Hello, you have an interesting problem that boils down to a couple of
factors, which I have addressed below. Please let me know if you have
any questions before rating this answer...I want you to be satisfied.
The short answer is that you can use an 80mm or shorter lens on a
camera with 15 inches or less of bellows draw. But the complication is
finding a lens that short that is of good macro capability. I explain
both parts of the problem below as best I can, and if you need
clarification, please let me know, because I enjoy this field and am a
large format photographer myself.
First of all, let's just presume you have a flower bud about an inch
across like a rosebud), and you want it to nearly but not quite fill
the space of a negative (which is about 3 7/8 by 4 7/8 inches when you
subtract the margins). In other words, the one inch bud will be about
3 1/2 inches on the negative or transparency.
That means a magnification of about 3.5X. Using the standard table of
lenses for macro photography in the Kodak Professional Guide (full
citation below) on page 33, a fifteen inch extension will give the
magnification we are talking about with a 3 1/4 to 3 1/2 inch lens
(which is about an 80mm). This is the outside limit, meaning that if
you use any lens shorter than 80mm, you can get this magnification
with less than 15 inches of extension on the camera. To give one more
example, if you were to use a 50mm lens, you could get a 3.5X
magnification with about 9 inches of extension.
As you can see, using a shorter macro lens will give greater
magnification with a corresponding extension of the bellows on the
camera. However, finding a macro lens for 4x5 large format use in
these short focal lengths is not easy. The Nikon, Rodenstock, and
Schneider Macro series lenses, according to the B&H Professional
Photo Source Book, provide only a 120mm at the shortest. You can check
the B&H web site, probably the most comprehensive professional supply
company in the country, to confirm this at:
So this begs a second question: is there an 80mm or 50mm lens that
will work as a macro for large format photography? You dont ask that
specifically but I imagine you will be wondering just that by now, so
The answer takes us into less conventional territory, but I have
myself adapted a 50mm f/3.5 Zuiko (Olympus) macro to a 4x5 camera and
gotten acceptable results, with the camera bellows extended to the
range we have been discussing. This is a well corrected lens in the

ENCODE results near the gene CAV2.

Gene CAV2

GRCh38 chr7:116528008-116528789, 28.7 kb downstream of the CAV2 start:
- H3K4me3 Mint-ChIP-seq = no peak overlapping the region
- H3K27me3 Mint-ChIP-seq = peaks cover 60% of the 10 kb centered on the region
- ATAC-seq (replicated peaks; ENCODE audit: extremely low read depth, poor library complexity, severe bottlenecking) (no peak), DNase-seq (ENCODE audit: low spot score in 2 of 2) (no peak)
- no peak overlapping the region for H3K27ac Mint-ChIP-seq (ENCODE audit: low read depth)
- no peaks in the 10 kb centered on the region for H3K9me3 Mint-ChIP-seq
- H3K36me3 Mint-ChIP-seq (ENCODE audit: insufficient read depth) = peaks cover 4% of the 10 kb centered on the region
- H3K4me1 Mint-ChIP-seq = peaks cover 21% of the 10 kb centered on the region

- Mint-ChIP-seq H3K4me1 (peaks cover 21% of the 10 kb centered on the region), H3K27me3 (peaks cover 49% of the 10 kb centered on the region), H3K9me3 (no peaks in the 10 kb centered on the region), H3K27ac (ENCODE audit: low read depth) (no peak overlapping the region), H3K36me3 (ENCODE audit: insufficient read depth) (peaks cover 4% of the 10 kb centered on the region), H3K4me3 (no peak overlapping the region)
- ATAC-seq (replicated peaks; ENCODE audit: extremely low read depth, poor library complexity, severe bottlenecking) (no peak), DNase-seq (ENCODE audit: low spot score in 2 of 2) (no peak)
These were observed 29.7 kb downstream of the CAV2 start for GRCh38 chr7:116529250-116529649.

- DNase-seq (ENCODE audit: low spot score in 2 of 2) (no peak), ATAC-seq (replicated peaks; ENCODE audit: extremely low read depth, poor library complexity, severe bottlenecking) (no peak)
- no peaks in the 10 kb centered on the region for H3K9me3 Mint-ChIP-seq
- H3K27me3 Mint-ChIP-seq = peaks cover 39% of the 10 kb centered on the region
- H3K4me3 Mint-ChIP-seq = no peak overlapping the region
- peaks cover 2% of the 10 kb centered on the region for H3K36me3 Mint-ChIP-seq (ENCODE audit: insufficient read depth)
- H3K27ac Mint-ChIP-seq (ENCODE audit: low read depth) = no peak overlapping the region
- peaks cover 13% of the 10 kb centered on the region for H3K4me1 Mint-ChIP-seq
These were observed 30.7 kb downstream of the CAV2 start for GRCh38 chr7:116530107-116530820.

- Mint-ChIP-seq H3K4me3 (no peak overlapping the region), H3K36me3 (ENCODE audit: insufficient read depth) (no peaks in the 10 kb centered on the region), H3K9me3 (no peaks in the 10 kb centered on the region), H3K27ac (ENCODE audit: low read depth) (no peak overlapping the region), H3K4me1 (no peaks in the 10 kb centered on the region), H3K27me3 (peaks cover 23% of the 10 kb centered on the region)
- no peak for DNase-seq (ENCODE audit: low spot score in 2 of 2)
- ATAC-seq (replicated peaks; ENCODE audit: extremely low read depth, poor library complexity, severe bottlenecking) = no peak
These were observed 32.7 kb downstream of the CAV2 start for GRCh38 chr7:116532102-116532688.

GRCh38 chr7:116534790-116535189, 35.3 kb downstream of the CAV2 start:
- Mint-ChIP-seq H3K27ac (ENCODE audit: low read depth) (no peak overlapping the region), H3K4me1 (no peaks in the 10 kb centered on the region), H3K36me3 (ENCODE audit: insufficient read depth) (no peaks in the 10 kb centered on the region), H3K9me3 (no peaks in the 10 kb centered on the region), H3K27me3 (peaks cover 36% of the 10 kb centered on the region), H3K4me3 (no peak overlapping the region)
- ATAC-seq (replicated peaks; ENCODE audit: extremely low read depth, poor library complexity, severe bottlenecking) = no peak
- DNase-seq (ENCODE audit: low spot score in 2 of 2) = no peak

center, but it probably does not match the standards of a true large
format macro in terms of contrast and sharpness. It may no longer be
truly flat field, either, but unless you are doing copy work, this
should not be an issue. According to View Camera Technique By Leslie
Stroebel (I have the 1967 edition cited below), macro lenses for what
he calls miniature cameras, meaning 35mm cameras, are excellent, but
present the problem of not having built in shutters.
Large format lenses typically have shutters, of course, and I would
assume, from experience, an acceptable result would be possible with a
high quality large format lens even though not designed specifically
for closeup work. These should maintain good if not surpassing results
at great bellows extensions. One commonly sharp example of a short (70
to 80mm) lens for normal (non-macro) use is the newly introduced
Schneider Super Symmar 80mm f/4.5. At the shorter end, the Rodenstock
APO Grandagon 55mm f/4.5 is unusually sharp, and would probably hold
up better than most in macro settings. Resolution characteristics of
both of these lenses is available from this independent test site (but
remember, they are testing at infinity):
Finally, between these two extremes, you might find an 80mm Zeiss
Planar or 80mm Schneider Xenotar (both are available used on ebay at
times in separate lenses with their own shutters, or new as
accessories for Rollei and Hasselblad medium format camera systems).
Like the Olympus example above, these would not cover 4x5 at infinity,
but when doing macro work they would easily cover the whole negative,
and with very good results. This might be the best overall choice if
starting from scratch.
One last note: to increase sharpness using lenses not meant for macro
work, you can try mounting them backwards on the lens board...this
makes them both sharper and harder to use! Something to play with.
I hope this is helpful. You may need further clarification, and if so,
dont hesitate to ask! There remain issues of lens mounts, lighting
the subject when so close to the camera, depth of field, and so on,
but your basic concern about magnification and bellows draw is a
simple math problem and is covered above.
View Camera Technique, by Leslie Stroebel. Hastings Houise,
Publishers, New York, (1967)--(second edition, 1972).
The Professional Photo Source Book, by B&H, self published in New
York, (1998) This is really an elaborate product catalog, very
Kodak Professional Photoguide, by Professional and Finishing Markets
Division. Eastman Kodak Company (1977)
I relied on my own experience and personal library, then searched the
bookmarks on my computer.